Guest post by Eleanor Hecks.
Images are powerful tools in your web design arsenal. They draw users in and make complex data easier to understand. Knowing when and how to use them in your projects isn’t as clear-cut, though.
Around 59% of the world’s population uses the internet. As a business owner, one of your best tools for reaching new leads is your website. Obviously, you want to stand out from competitors and create the best customer experience (CX) possible.
You likely already understand how to write an effective call to action (CTA) and lay out elements on the page. There are numerous ways to use visualizations and enhance what you already have.
Here are seven ideas for how to incorporate data through pictures, along with a few examples of sites doing it well.
1. Animate a Map
Maps are useful to illustrate specific geographic features or show saturation in various areas. However, a static map is something users might just skip past. If you animate it to show changes over time, it becomes more engaging.
The Wind Map showcases how wind moves across the United States on any given day. Animated lines show the direction and meshing of different systems. The movement grabs user attention and makes them pay closer attention to the data.
Fernanda Viegas and Martin Wattenberg lead the project. They are technology experts looking for ways to use visualization to engage users. They want to tell a story through their illustrations.
2. Tell a Story
Telling a story through your visuals is important. If you don’t have an objective in mind when creating a new illustration, it may fall flat. Think about what your target audience’s needs are and how you can solve a problem by providing digestible data.
Even the way you choose to lay out the facts impacts the underlying story. Should you use a bar chart, pie graph, or map?
3. Add Icons
Small visualizations create a big impact. Think about how you can enhance the data you already have on your site. Remember, people are busy. They want to scroll down the page and grab headlines and images to form an overall impression.
Adding icons, illustrations of percentages, and symbols shows the gist of the idea without the person having to read every word.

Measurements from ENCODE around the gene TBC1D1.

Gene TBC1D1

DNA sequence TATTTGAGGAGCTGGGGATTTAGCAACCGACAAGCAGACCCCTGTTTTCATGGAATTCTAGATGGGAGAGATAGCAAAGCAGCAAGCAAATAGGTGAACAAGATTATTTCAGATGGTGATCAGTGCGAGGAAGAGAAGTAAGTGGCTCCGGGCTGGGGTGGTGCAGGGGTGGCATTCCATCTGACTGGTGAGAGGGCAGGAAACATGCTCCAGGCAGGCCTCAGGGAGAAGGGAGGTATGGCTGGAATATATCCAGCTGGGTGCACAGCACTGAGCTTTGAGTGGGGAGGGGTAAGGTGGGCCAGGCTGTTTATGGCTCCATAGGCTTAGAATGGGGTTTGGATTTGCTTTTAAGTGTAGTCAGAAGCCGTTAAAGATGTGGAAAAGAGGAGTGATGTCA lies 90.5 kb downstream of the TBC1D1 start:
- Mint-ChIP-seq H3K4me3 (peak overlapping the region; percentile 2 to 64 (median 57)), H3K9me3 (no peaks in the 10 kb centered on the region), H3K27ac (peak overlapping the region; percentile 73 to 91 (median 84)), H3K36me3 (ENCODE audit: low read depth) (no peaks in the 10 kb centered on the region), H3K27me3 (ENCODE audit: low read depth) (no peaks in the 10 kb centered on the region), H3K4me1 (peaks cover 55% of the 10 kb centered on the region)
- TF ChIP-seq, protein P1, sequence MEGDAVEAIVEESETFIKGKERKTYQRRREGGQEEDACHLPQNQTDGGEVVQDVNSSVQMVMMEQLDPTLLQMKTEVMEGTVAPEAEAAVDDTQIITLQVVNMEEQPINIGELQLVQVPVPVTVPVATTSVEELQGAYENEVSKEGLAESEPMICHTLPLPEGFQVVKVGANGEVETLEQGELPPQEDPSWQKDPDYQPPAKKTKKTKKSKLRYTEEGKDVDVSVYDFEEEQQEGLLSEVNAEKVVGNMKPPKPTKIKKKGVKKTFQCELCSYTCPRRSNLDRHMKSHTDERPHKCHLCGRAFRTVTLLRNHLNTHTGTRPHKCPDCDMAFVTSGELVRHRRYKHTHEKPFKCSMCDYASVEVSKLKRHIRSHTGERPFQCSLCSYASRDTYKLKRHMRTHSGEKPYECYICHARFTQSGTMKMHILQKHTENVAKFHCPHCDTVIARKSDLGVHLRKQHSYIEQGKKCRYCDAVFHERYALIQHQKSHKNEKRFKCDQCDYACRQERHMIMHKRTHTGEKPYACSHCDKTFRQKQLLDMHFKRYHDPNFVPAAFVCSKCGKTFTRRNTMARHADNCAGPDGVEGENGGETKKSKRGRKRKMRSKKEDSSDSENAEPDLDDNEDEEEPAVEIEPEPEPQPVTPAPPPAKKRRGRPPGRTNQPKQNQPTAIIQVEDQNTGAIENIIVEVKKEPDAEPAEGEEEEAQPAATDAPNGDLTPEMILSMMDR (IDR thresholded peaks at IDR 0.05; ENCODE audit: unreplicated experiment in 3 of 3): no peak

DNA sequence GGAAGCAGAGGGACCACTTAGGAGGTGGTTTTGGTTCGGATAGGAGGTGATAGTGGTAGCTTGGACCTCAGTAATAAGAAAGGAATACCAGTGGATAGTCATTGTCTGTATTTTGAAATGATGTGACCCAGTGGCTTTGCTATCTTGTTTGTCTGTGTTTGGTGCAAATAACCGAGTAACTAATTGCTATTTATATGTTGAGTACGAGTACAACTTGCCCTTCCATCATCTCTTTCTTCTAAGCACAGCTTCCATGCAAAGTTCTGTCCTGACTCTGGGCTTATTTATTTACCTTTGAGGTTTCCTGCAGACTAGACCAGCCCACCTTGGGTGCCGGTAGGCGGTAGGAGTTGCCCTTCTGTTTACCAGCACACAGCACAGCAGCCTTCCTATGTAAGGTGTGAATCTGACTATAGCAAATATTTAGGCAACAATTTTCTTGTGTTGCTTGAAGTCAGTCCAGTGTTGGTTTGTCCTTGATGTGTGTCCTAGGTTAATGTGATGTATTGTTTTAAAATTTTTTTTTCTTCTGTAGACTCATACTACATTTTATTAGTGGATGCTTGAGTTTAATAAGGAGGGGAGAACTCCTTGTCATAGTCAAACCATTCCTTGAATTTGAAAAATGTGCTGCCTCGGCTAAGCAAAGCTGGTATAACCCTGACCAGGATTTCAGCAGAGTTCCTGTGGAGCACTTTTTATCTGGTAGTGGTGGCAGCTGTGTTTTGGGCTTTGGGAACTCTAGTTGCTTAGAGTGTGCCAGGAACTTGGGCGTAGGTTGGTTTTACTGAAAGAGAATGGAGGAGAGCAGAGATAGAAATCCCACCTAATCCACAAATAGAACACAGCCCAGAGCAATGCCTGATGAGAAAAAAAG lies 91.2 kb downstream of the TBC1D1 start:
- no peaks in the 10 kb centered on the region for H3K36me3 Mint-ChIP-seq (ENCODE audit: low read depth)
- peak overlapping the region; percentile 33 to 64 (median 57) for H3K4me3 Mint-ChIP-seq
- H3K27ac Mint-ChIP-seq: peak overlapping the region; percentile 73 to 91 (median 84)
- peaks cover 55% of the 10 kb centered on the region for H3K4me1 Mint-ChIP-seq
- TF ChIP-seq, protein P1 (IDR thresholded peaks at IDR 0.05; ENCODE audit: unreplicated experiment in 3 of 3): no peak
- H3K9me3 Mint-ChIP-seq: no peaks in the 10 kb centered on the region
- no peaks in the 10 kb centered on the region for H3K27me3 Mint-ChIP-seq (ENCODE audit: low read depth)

Illuminated Integration adds icons to their list of equipment installed for clients. As you scroll down their landing page, you see the numbers tick up until they hit the current number completed.
Above each animated number is an icon representing their work, such as the number of lighting fixtures installed, video displays, speakers, and how many clients they’ve served.
4. Make a Timeline
If you’re sharing the history of your company, or important turning points in an industry, you can use a visual timeline. The user follows the line, which pulls out visuals of key moments. Think of the timeline as a movie of sorts, hitting on high notes and telling its own story.
A timeline is appropriate for an About Us page and to share information on industry developments and changes.
5. Create Infographics
Large-scale infographics help break down big data and hit on the main ideas you’ve analyzed and pulled together. One advantage of creating an infographic is that others will share it, and you’ll gain exposure and backlinks to your site.
Think about the big ideas in your industry. If you sell HVAC systems, perhaps users want to know what size unit they need for their building. You could show this with images, charts, and data. An infographic typically focuses on one narrow topic and explores many facets of that subject.
Brussels Airport features a grid-like infographic to share information on this well-trafficked airport. They share information such as how many planes have been de-iced, how much concrete makes up the runways, the top five destinations from Brussels Airport, and how much beer is served each day.
Interactive infographics can also be helpful in explaining concepts and processes such as how to do on-page SEO.
6. Stream Your Graphs
It’s tempting to put everything into a grid format and line it up perfectly. Think about the way humans read a page, though. They start in the upper left corner and then move across and in a zig-zag pattern down the page.
A streamed graph somewhat aligns, but varies in height based on the information in each box. It looks more like a winding stream than boxes in a row. It is basically a stacked area graph.
7. Use Size and Color
Don’t be afraid to vary the size and color of elements in your visualizations. One of the top design trends for 2021 is asymmetrical layouts. You can create data visualizations that aren’t predictable by layering elements on top of each other, using animation, and varying the size and shade of each element.
This chart of the World’s Biggest Data Breaches and Hacks highlights the many sites falling victim to cybercrime. Note how the circles layer in on top of one another with an animation. Once they are all present, the circles appear in different sizes and colors to draw the eye where the creator wants it to go.
Make the Visualization Look Good on Mobile and Desktop
Keep in mind that more people than ever access the internet via their smartphones. Make sure any visualization you add scales down to smaller screen sizes. If you add animation, it should work just as well on mobile devices. Pay attention to the CX for your users no matter how they access your site.
Eleanor Hecks is editor-in-chief at Designerly Magazine. She was the creative director at a prominent digital marketing agency prior to becoming a full-time freelance designer. Eleanor lives in Philadelphia with her husband and pup, Bear.